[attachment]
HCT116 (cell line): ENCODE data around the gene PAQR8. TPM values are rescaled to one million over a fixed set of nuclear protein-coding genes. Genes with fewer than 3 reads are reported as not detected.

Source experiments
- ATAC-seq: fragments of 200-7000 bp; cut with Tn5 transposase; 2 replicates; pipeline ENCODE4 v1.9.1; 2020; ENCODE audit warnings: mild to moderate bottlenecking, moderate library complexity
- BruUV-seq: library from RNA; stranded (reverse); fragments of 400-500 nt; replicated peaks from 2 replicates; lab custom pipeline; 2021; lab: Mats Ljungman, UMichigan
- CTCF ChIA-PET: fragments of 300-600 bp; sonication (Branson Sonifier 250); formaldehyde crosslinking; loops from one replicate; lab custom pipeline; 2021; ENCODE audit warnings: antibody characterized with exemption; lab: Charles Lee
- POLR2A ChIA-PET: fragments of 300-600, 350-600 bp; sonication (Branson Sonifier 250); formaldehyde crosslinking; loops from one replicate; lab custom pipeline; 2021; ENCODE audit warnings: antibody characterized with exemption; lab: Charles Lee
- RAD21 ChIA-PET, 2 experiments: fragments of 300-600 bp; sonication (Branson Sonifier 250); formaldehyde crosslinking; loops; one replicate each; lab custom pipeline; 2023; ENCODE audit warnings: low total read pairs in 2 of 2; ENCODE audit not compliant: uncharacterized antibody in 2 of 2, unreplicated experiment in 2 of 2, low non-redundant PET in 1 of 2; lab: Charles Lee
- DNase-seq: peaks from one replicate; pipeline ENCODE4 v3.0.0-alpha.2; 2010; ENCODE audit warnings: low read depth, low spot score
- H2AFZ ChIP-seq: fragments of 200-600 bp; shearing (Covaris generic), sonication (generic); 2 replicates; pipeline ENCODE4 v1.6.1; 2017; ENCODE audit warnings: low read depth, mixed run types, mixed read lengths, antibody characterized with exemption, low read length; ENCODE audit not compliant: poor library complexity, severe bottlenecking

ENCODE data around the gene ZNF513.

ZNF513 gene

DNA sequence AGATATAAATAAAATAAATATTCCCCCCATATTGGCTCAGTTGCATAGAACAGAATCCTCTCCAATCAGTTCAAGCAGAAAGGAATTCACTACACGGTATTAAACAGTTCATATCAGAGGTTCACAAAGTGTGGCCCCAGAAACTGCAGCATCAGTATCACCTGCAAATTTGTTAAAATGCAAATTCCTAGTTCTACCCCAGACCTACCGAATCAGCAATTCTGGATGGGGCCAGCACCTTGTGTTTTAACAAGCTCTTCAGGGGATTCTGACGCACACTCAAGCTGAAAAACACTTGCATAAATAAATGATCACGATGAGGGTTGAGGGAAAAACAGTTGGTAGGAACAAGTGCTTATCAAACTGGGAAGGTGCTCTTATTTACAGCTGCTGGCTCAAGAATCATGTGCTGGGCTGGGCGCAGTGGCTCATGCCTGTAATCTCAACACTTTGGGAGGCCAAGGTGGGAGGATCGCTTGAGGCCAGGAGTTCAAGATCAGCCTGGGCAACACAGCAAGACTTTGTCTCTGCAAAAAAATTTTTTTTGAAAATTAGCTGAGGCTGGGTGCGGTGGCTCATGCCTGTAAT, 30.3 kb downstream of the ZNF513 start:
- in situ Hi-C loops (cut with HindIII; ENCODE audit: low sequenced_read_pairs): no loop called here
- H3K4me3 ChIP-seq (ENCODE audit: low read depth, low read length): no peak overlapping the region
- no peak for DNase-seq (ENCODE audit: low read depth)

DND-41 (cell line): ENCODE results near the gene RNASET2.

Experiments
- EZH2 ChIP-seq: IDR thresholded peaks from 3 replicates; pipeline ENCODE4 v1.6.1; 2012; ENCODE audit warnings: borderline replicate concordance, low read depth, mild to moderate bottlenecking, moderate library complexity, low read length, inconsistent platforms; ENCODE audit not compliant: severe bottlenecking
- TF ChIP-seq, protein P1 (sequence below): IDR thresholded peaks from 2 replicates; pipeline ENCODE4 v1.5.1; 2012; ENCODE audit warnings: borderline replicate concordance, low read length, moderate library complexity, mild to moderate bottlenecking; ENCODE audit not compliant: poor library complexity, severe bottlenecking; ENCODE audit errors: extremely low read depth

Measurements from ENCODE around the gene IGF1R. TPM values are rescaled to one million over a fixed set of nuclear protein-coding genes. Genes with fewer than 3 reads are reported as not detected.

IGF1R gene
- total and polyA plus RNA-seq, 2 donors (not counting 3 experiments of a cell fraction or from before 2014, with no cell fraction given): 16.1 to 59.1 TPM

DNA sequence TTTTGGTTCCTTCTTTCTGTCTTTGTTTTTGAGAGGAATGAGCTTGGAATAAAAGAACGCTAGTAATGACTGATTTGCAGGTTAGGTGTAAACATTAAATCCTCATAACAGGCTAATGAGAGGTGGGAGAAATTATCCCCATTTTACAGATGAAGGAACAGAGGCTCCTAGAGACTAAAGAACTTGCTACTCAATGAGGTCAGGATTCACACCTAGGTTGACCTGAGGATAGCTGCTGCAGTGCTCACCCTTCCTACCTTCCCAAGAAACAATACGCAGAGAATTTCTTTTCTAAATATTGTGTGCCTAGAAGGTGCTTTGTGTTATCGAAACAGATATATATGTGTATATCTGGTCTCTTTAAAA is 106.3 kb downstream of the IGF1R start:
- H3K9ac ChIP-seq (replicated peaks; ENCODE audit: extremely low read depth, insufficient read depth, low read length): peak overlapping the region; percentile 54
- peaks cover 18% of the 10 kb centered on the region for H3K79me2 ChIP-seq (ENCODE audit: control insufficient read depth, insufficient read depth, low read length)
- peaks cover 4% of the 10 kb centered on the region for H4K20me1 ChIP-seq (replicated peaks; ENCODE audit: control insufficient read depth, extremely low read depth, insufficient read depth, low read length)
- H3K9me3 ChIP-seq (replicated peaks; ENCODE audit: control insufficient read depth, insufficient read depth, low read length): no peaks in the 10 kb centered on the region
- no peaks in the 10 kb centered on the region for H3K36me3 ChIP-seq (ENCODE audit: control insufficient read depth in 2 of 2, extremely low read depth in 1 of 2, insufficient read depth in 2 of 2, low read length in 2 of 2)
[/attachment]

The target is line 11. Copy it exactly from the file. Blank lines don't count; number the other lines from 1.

ZNF513 gene